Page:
Mozilla/5.0 (Macintosh; U; PPC Mac OS X Mach-O; en-US; rv:1.8b4) Gecko/20050726
CSS in form elements is a crapshoot.
Different results in different browsers.
* Different amounts of extra padding for in Mozilla, Opera, and IE.
* nested floats don't work right, e.g. <button
style="float:left;position:relative"><div style="position: absolute;left:
Mozilla does not change the display of form elements to block (or inline, or
table-cell, et c). Instead, it exhibits an undefined, unocumented behavior.
<button style="display: block; border:1px solid
Changing the display of a form element should result in an element that is
visually rendered according to that display. No checkbox indicators for
checkboxes and no extra padding for buttons or input type="button". Unless the
author uses display: auto.
If display: block is specified, the UA should display a block-level element.
The only exception to this could be the input type="file", and only for security
Created attachment 192602 [details]
compare div and input elements using display: block
The div elements look fine.
The input type="button" elements have too much padding.
The checkbox is not displayed as a block element, but instead as a checkbox.
The button element has too much padding.
I argued against making form elements stylable without a coherent plan.
(IMO, the form controls should have their own 'display' values and should be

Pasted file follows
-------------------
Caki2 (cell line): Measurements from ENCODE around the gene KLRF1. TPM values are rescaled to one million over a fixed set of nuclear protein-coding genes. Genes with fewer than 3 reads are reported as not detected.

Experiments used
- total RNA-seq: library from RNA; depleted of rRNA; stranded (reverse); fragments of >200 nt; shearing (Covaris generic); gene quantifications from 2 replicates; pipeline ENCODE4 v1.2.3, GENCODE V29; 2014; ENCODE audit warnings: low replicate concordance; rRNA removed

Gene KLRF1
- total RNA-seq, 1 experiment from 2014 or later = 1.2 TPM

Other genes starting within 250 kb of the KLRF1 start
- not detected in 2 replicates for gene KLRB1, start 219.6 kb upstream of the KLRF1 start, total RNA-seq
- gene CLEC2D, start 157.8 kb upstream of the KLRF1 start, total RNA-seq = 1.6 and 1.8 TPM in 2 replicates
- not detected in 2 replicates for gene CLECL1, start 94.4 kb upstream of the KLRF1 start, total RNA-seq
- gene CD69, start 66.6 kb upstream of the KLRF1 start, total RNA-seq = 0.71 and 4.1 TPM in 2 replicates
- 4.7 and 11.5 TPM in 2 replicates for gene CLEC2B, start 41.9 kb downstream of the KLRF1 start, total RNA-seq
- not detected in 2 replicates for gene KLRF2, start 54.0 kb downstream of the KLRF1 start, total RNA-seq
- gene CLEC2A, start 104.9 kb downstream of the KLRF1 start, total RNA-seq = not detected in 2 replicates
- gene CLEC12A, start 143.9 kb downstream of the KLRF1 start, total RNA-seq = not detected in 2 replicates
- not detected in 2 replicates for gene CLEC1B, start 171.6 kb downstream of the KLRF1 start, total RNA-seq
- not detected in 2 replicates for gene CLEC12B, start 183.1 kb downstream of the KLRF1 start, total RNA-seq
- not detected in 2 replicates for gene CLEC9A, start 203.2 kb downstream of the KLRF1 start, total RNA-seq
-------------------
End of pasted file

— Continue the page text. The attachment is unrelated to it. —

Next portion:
unstylable unless 'display' is changed. But it's way too late for anything that
At this point it would be more useful to have one bug per issue. A bug that
complains about large numbers of problems without describing any of them clearly
is less likely to get fixed. (Unless, of course, somebody starts by designing
how it should work...)
(In reply to comment #2)
> I argued against making form elements stylable without a coherent plan.
Not in advance, though, but not too long after it was done.
initial value: inherit
Applies to: Form control elements
If the value is auto, the form elements are rendered according to the
user agent. The user agent may apply some styling to the form elements
If the value is set to no-override, then the user-agent must not allow
styling of any elements
If the value is set to override and the element's display is set to any value
other than "auto", the element will be rendered according to the css.
The default value is inherit. This allows authors to set the property
on individual forms, a section of a form containing special
author-designed inputs, or on the entire form.
<form style="-moz-form-css: override">
<input type="checkbox" style="display: block; height: 12px; width: 12px;
background: orange;" />
Would result in an orange block with no checkbox indicator. The checkbox could
receive focus and be checked. To create a visual "checked" effect, the developer
would have to use the :checked pseudo-class, perhaps to use a custom check